Wednesday, May 10, 2017
Appellate Court Says Ratings Firm and Regulators Did Not Violate Sunshine Law
By J. Todd Foster
An appellate court on Tuesday reversed a trial court ruling that the National Council on Compensation Insurance and Florida regulators violated the state’s Sunshine Law when deliberating last year's rate hike.
The 1st District Court of Appeal's panel decision came down to the definition of the word “committee.” The court accepted NCCI's contention that its actuary, Jay Rosen, singlehandedly arrived at the recommended rate increase.
The increase was allowed to go into effect Dec. 1 pending the appeal. More than three-quarters of the increase was due to a Florida Supreme Court decision in April 2016 that the state’s statutory fee formula for claimants’ attorneys was unconstitutional because it did not allow for reasonable fees in some cases.
Miami claimants’ attorney James Fee, a former defense lawyer and an owner of Druckman & Fee, sued NCCI and OIR, contending they violated Section 627.091 of Florida Statutes. That law provides that whenever a committee of a recognized rating organization with responsibility for workers’ compensation and employer’s liability insurance meets to discuss rates, it must do so in public under the state’s Sunshine Law, Section 286.011 of the Florida Statutes.
“Thus, under the plain and ordinary meaning of the terms ‘committee’ and ‘meet,’ Rosen, in his individual capacity, does not act or ‘meet’ as the statutory rate-determination committee contemplated by section 627.091(6),” Justice Lori S. Rowe wrote for the majority of the appellate panel.
Justices Susan L. Kelsey and Harvey L. Jay III concurred.
The opinion states that the Sunshine Law applies to formal and informal meetings only when two or more members of the same board or commission meet to discuss a matter on which action will be taken later.
“A ‘committee’ has been defined as a ‘subordinate group,’ not a single person,” Rowe wrote. “The plain language of the statute thus extends sunshine requirements only to rate filings; actions taken by OIR subsequent to receiving a rate filing (approval, disapproval or deviation); and appeals of OIR’s actions. The only portion of the statute that has any nexus to NCCI’s activities in this case is the rate filing itself.”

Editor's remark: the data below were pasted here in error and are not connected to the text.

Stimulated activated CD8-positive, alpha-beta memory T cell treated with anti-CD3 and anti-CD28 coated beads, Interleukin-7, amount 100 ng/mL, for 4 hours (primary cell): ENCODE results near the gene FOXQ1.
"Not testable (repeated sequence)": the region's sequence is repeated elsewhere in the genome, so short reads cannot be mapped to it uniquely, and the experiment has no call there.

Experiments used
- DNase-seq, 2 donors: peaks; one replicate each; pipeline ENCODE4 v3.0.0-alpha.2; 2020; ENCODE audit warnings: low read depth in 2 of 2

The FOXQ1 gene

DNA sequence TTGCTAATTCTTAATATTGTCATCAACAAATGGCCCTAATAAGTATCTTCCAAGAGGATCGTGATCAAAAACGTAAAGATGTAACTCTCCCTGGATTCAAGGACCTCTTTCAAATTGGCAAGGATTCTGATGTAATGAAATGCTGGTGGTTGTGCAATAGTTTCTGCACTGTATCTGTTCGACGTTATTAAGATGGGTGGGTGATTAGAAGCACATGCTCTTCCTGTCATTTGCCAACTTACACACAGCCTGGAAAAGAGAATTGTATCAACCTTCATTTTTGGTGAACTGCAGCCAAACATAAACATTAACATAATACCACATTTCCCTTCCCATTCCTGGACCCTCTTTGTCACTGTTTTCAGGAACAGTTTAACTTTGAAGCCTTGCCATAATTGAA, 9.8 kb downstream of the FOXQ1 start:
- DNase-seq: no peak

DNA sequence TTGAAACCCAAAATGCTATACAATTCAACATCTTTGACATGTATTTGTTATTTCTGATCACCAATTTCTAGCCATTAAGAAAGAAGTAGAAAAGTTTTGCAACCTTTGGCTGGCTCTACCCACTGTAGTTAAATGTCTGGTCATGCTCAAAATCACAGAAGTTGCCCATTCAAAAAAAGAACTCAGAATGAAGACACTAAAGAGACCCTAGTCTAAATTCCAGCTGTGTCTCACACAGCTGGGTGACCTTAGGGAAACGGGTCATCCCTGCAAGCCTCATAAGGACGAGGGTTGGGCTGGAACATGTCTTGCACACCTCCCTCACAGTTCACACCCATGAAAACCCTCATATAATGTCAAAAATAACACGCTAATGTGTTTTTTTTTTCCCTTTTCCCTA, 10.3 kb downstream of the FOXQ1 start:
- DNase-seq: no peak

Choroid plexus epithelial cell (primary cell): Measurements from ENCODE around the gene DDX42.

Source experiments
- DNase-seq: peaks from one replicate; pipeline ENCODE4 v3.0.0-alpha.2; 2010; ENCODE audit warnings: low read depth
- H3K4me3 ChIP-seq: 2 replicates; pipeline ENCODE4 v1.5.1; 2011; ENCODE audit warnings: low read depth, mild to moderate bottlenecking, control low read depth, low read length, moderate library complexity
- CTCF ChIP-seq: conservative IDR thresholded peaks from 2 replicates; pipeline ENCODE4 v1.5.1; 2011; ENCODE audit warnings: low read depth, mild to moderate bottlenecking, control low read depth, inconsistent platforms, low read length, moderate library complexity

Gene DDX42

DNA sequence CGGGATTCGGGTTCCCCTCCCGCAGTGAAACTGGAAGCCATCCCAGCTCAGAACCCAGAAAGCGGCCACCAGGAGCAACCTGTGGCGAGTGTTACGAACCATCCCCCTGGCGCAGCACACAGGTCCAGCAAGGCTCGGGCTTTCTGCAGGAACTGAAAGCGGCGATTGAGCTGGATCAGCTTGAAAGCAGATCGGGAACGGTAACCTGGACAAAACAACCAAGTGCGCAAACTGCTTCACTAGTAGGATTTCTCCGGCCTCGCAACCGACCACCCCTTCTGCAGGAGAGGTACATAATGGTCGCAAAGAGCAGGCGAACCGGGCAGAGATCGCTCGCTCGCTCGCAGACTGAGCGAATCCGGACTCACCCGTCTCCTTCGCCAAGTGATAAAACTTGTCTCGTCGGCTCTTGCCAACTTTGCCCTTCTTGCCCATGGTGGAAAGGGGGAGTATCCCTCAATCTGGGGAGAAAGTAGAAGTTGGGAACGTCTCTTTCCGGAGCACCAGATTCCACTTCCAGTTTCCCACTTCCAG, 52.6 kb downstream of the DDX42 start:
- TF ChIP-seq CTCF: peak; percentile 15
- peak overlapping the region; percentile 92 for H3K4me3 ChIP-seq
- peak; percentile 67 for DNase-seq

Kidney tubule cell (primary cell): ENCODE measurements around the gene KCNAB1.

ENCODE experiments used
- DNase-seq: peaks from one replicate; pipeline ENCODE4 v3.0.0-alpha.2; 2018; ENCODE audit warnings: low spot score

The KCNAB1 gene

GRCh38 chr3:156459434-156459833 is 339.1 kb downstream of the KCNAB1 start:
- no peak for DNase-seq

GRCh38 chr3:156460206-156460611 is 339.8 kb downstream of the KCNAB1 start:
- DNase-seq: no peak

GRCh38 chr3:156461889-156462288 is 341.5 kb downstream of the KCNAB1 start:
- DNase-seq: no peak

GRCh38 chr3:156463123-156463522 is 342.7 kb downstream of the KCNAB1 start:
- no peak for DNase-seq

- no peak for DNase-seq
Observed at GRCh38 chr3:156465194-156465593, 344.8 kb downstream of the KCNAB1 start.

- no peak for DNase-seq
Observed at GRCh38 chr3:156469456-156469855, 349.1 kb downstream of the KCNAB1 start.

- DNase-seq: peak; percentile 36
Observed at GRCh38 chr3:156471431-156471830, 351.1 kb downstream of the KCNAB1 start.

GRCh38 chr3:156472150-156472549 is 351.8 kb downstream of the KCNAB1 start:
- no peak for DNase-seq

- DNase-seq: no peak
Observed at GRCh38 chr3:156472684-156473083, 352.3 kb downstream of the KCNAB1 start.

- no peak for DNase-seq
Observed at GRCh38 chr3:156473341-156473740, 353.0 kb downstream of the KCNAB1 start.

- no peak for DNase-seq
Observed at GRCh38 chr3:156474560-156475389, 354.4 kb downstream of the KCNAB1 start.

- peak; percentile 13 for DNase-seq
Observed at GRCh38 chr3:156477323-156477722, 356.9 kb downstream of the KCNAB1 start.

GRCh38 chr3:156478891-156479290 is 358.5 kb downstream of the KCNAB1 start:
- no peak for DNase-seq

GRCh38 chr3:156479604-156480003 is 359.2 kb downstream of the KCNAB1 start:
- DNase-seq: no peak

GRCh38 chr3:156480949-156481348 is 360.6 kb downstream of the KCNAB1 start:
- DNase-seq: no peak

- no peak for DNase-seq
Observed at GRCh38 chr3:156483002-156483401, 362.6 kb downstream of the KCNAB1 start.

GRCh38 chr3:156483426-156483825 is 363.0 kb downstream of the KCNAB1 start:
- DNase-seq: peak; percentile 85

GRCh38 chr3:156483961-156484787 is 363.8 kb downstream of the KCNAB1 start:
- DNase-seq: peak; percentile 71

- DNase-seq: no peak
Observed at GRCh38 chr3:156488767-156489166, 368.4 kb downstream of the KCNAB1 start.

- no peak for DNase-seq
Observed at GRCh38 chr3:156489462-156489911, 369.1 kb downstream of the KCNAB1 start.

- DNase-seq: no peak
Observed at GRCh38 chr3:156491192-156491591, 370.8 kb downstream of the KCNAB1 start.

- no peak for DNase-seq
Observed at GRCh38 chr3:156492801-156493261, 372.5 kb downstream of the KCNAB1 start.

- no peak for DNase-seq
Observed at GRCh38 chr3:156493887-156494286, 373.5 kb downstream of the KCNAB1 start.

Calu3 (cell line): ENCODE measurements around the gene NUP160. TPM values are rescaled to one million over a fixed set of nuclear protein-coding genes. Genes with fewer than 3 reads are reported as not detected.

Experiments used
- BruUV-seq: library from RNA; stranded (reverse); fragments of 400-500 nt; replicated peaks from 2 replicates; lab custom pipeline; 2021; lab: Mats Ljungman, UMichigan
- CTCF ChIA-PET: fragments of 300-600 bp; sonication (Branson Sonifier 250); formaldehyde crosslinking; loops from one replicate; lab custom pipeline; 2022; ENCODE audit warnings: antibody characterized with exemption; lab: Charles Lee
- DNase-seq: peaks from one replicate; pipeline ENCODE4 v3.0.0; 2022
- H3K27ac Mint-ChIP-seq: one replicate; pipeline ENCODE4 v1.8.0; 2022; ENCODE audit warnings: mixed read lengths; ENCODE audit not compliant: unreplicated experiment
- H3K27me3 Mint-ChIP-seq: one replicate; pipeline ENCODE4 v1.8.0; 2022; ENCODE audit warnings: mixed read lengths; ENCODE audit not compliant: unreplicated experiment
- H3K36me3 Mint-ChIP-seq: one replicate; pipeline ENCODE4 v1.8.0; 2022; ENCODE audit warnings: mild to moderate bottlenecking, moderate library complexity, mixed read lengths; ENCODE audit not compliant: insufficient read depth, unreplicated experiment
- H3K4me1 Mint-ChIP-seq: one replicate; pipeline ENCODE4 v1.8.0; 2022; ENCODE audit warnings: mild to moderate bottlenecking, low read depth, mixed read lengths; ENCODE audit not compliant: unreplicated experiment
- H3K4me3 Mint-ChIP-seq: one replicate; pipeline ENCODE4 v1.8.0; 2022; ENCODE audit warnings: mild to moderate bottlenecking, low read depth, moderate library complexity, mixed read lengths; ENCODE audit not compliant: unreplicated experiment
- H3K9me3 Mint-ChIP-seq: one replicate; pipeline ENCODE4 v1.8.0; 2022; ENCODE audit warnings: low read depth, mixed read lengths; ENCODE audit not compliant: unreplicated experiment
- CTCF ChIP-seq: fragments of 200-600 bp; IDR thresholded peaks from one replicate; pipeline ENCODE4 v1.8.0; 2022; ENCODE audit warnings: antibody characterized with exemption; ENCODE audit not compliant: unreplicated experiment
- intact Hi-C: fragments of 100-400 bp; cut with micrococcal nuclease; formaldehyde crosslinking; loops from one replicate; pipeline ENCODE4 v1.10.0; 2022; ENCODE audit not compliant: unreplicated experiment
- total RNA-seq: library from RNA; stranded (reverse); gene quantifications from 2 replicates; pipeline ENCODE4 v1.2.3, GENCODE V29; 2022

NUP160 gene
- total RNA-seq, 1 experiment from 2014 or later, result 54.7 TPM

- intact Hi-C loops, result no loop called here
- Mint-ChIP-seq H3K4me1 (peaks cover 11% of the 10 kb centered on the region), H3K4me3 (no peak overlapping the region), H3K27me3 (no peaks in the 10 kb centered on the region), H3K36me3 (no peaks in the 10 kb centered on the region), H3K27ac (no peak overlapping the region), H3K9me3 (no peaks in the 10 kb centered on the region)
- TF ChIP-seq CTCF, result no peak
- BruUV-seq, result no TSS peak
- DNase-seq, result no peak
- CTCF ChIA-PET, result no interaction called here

Until 1991, NCCI’s Classification and Rates Committee deliberated on recommended rate filings, but that panel disbanded 26 years ago for all of its state clients nationwide because of antitrust concerns.
NCCI provides advisory loss costs for 34 states and the District of Columbia and recommends full rates to regulators in Florida and three other states — Arizona, Idaho and Iowa. In Illinois and Indiana, NCCI provides recommendations for both loss costs and full rates.
Fee could not be reached for comment Tuesday. Maitland claimants’ attorney Geoff Bichler said he hopes Fee will appeal the reversal to the state Supreme Court.
“The decision today insulates NCCI from basic transparency that everyone should embrace in the rate-making process,” Bichler said. “The rate-making process is a critical component of the workers’ compensation system that affects every person in the state of Florida to some degree. When NCCI determines that a court decision requires a rate adjustment, and OIR uses that determination to approve a rate hike, the people have a right to know how that conclusion was reached.”
The court decision came one day after the Florida Legislature adjourned its 2017 session and failed to overhaul the workers’ compensation system over the business community’s concerns of rising costs related to the attorney fee issue.
David Langham, chief deputy judge of the Office of Judges of Compensation Claims, said the 1st DCA ruling was not surprising.
“I thought the characterization of one person as a committee was difficult,” Langham said. “If one person is a committee, then any person speaking with someone at the water cooler could be a Sunshine Law violation.”
Insurers applauded the ruling and said it was expected.
“It appears that this lawsuit was an attempt to divert attention away from needed workers’ compensation reform in Florida,” said Trey Gillespie, assistant vice president of workers’ compensation for the Property Casualty Insurers Association of America.